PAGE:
Flickr (external link)

  
  LOG IN TO REPLY
OhLook
Spiderwoman
Avatar
17,972 posts
Gallery: 72 photos
Best ofs: 2
Likes: 5253
Joined Dec 2012
Location: California: SF Bay Area
     
May 22, 2017 22:44 |  #6

patrick j wrote in post #18360866 (external link)
I typically think that the eye starts at the bottom of the image and travels up through it to the top, following whatever lines there might be in the photo, if there are any.

If we're reporting in . . . My eye starts at the top unless an image has a strong attention-getting feature elsewhere, such as a single area of bright color or high contrast.


PRONOUN ADVISORY: OhLook is a she. | A FEW CORRECT SPELLINGS: lens, aperture, amateur, hobbyist, per se, raccoon, whoa, more so (2 wds.), shoo-in | IMAGE EDITING OK

  
  LOG IN TO REPLY
FarmerTed1971
fondling the 5D4
Avatar
5,999 posts
Gallery: 66 photos
Best ofs: 2
Likes: 3168
Joined Sep 2013
Location: Portland, OR
     
May 22, 2017 23:01 |  #7

All four are excellent. If anything I'd selectively darken certain areas to give them more pop. Exposure is quite even all the way across the frame.


Getting better at this - Fuji Xt-2 - Fuji X-Pro2 - Laowa 9mm - 18-55 - 23/35/50/90 f2 WR - 50-140 - flickr (external link) - www.scottaticephoto.co​m (external link)

  
  LOG IN TO REPLY
JMarro
THREAD ­ STARTER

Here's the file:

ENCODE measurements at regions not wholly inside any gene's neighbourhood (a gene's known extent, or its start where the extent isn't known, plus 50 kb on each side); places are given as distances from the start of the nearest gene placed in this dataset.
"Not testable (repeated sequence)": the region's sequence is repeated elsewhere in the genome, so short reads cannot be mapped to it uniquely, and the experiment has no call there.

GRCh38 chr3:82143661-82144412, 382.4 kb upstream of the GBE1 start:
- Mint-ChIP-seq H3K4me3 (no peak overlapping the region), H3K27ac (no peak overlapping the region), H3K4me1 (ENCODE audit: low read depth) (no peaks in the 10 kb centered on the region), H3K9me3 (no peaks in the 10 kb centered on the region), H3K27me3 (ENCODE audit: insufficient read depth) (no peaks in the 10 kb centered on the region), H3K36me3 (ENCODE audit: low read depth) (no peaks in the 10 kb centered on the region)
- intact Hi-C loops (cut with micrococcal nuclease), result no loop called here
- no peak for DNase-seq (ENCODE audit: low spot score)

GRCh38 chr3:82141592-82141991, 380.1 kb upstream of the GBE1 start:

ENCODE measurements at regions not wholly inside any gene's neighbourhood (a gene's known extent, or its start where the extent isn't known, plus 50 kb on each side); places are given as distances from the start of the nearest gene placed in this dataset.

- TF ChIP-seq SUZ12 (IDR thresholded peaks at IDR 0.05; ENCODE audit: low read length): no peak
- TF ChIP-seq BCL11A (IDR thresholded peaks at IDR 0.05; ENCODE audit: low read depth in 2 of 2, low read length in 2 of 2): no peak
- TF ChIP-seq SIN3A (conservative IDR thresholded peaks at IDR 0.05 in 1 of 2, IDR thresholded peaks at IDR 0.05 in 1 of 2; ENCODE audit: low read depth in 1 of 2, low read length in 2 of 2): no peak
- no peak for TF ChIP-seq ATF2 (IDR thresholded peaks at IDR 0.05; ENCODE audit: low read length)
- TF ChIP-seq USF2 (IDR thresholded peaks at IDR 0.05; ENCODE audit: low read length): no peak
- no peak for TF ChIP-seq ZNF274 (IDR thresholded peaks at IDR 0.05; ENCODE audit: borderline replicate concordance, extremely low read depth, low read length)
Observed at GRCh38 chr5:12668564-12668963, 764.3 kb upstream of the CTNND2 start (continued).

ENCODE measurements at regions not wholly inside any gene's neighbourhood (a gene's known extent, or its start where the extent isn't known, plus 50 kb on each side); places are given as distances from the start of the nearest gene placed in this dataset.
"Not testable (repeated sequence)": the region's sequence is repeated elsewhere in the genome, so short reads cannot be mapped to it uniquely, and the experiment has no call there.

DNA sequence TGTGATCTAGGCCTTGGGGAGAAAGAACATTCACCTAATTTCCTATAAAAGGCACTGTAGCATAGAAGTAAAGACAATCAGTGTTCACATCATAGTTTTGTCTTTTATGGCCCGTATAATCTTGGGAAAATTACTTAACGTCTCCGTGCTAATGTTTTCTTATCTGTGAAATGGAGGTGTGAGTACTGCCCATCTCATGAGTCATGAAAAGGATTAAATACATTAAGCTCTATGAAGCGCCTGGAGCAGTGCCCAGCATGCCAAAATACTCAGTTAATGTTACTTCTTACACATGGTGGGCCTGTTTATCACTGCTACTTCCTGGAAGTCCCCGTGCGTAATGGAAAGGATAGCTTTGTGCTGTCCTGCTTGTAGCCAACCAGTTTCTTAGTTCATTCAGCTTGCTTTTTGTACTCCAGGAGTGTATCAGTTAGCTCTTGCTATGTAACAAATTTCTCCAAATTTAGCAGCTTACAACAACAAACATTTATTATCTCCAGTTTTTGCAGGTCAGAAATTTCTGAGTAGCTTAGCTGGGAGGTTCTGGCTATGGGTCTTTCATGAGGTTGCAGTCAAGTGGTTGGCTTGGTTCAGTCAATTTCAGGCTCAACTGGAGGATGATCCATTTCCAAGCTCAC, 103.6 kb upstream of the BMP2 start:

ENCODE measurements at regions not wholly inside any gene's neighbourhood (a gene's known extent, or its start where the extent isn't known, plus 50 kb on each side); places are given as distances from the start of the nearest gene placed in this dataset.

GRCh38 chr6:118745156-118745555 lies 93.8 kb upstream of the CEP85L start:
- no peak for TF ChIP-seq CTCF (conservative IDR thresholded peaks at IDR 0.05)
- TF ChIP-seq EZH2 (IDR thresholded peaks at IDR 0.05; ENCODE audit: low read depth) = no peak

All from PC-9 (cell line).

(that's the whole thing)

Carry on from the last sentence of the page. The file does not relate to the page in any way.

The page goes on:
Member
Avatar
97 posts
Gallery: 34 photos
Likes: 512
Joined Jan 2016
Post edited over 1 year ago by JMarro.
     
May 23, 2017 16:23 |  #8

Thanks for all your comments.

FarmerTed1971 wrote in post #18360893 (external link)
All four are excellent. If anything I'd selectively darken certain areas to give them more pop. Exposure is quite even all the way across the frame.

Really? I thought I had over contrasted the images, but you are the second to say they are flat. Maybe I'll rethink my post processes.


flickr (external link)
https://500px.com/jmar​ro (external link)
https://gurushots.com/​jmarro/photos (external link)

  
  LOG IN TO REPLY
-Duck-
my head is usually in the way
Avatar
1,650 posts
Gallery: 18 photos
Best ofs: 1
Likes: 659
Joined Apr 2016
Location: Shelton, CT USA
Post edited over 1 year ago by -Duck-. (2 edits in all)
     
May 23, 2017 19:35 |  #9

JMarro wrote in post #18361408 (external link)
...Really? I thought I had over contrasted the images, but you are the second to say they are flat. Maybe I'll rethink my post processes.

Local contrast and flat lighting are two separate issues. You have a lot of great contrast going on, specially among the vegetation. What I and Ted are referring too is the evenness of the ambient light across the scene. Most noticeably in the first three images. Because of the cloud cover and tree canopy the light is evenly distributed and rather directionless with no evident source to the light, it's just there. That is what is meant by 'flat' or 'even' lighting.


"If you didn't learn something new today, you wasted a day."
Unitas Photography (external link)Blog (external link)Facebook (external link)

  
  LOG IN TO REPLY
Bcaps
I was a little buzzed when I took this
Avatar
811 posts
Gallery: 68 photos
Best ofs: 16
Likes: 1743
Joined Jun 2003
Location: Bay Area, CA
     
May 28, 2017 13:41 |  #10

I like your comp in most of the shots but I think that with just a little bit of dodging and burning the images could be much improved. Forest waterfall shots are tricky because with all of the foliage there is just so much "stuff" for the eye to look at that it creates a competition for the viewers eye which ends up bouncing all over the image. You want to create a natural path for the eye to take through the image to your subject.

JMarro wrote in post #18360832 (external link)